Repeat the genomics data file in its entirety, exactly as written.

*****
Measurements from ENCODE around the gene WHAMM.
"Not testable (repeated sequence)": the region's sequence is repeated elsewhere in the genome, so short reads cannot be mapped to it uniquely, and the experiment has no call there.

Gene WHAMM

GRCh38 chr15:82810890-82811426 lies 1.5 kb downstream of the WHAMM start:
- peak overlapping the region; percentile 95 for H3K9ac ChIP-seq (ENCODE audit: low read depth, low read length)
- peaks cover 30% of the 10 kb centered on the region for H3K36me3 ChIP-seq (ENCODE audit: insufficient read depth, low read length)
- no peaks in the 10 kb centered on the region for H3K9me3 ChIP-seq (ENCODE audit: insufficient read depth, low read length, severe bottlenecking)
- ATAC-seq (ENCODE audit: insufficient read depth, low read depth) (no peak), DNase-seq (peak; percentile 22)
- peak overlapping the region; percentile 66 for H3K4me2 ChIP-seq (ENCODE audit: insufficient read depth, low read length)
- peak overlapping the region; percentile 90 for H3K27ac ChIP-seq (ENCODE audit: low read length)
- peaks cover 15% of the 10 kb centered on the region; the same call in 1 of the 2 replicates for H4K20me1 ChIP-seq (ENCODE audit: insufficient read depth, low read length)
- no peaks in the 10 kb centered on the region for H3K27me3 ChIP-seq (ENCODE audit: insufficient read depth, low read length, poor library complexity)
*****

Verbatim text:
Measurements from ENCODE around the gene WHAMM.
"Not testable (repeated sequence)": the region's sequence is repeated elsewhere in the genome, so short reads cannot be mapped to it uniquely, and the experiment has no call there.

Gene WHAMM

GRCh38 chr15:82810890-82811426 lies 1.5 kb downstream of the WHAMM start:
- peak overlapping the region; percentile 95 for H3K9ac ChIP-seq (ENCODE audit: low read depth, low read length)
- peaks cover 30% of the 10 kb centered on the region for H3K36me3 ChIP-seq (ENCODE audit: insufficient read depth, low read length)
- no peaks in the 10 kb centered on the region for H3K9me3 ChIP-seq (ENCODE audit: insufficient read depth, low read length, severe bottlenecking)
- ATAC-seq (ENCODE audit: insufficient read depth, low read depth) (no peak), DNase-seq (peak; percentile 22)
- peak overlapping the region; percentile 66 for H3K4me2 ChIP-seq (ENCODE audit: insufficient read depth, low read length)
- peak overlapping the region; percentile 90 for H3K27ac ChIP-seq (ENCODE audit: low read length)
- peaks cover 15% of the 10 kb centered on the region; the same call in 1 of the 2 replicates for H4K20me1 ChIP-seq (ENCODE audit: insufficient read depth, low read length)
- no peaks in the 10 kb centered on the region for H3K27me3 ChIP-seq (ENCODE audit: insufficient read depth, low read length, poor library complexity)